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Wednesday, 2 December 2015
Page: 9597

Senator XENOPHON (South Australia) (11:55): I indicate my strong support for Senator Carr's amendments. I think we need to put these amendments in context. They simply give the power to the secretary of the department to cap fees. They do not mandate the capping. It is an additional tool in the tool kit to sort out the rorting in this sector. With the Chairman's indulgence, I wish to read a brief opinion piece by Natasha Bita in The Australian this morning which I think sums up beautifully what has occurred here. I think it is worth putting on the record. It is called 'Reform dog's breakfast fails to fix VET flaws'.

The Turnbull government has pulled its punch in the fight against financial rorting by private training colleges.

In a belated admission that its planned reforms fall short, the government yesterday introduced 13 pages of amendments to its own legislation in the Senate.

The result is a dog's breakfast of stopgap measures that freeze the status quo while failing to fix basic flaws in the structure of vocational training in Australia.

Training Minister Luke Hartsuyker yesterday declared he had "turned off the tap" of taxpayer funding that will total $2.75bn this year alone.

The government plans to freeze funding at existing levels, to the very same colleges that are pocketing fat profits at taxpayer expense.

Despite two Senate inquiries this year, the government will spend another year consulting with the industry about ongoing reforms to start in 2017. In April, the government banned colleges from offering "free" laptops, smartphones, cash or meals, after The Australian revealed how some colleges were bribing students to enrol in costly courses billed back to the taxpayer through the VET Fee-Help student loans scheme.

The current bill, which the government hopes will take force on January 1, would ban colleges from charging full fees upfront, give students a two-day cooling off period and require parental consent for teenagers to take out student loans.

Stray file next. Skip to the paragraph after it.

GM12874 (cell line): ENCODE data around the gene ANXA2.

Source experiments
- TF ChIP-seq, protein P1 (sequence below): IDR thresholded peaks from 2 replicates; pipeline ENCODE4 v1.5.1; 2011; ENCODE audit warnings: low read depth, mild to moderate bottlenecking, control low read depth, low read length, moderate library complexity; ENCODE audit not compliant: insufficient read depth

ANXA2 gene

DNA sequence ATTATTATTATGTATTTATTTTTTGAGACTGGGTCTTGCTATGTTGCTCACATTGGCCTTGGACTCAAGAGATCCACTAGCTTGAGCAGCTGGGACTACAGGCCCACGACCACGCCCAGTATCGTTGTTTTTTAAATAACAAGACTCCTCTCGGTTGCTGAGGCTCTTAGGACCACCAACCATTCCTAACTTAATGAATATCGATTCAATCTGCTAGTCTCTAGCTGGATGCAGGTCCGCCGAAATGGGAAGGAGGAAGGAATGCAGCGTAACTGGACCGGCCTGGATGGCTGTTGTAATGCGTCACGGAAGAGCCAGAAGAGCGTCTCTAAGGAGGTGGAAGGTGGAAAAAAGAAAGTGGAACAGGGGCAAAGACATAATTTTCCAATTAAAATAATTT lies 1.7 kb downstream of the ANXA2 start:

But it fails to treat a financially cancerous system that combines open-ended public funding with poor quality control.

The government must regulate the price of training courses, which have trebled in the three years since university-style student loans were made available to vocational training students. It is outrageous that colleges can charge as much for an acting diploma as a university does for a medical degree.

Until the government controls costs — by capping course prices or limiting how much students can borrow for each course — colleges can continue to binge on public funding while schools and universities go begging.

Well said by Ms Bita at The Australian.

I understand the minister's dilemma here. The minister has had to pick up an absolute mess. Without incurring Senator Carr's wrath, I think there was a complete mess of the system. The way the Gillard government handled this was a complete mess that opened up the floodgates to rorting. I understand the government is trying to do something about it, but for the life of me I cannot understand. I believe Senator Birmingham and Minister Hartsuyker genuinely want to do the right thing. I do not feel sorry for Senator Birmingham. I do not want to say that in a patronising way; I actually think he is diligently trying to sort out a mess that he has inherited. I am sorry that he has that role, but—I say this as a compliment to Senator Birmingham—I think he has easily the capacity to deal with this. I have confidence that he will be able to deal with this. I do not understand why the government will not support Senator Carr's amendments—unless there has been a change of heart.

I do not get it. Why wouldn't you have this sword of Damocles hanging over the head of those dodgy private training colleges where you could say to them: 'We can cap fees. We can go through this process'? You do not even have to use it; simply having that mechanism in place would fundamentally assist the intent of this bill. I commend Senator Carr for moving these amendments.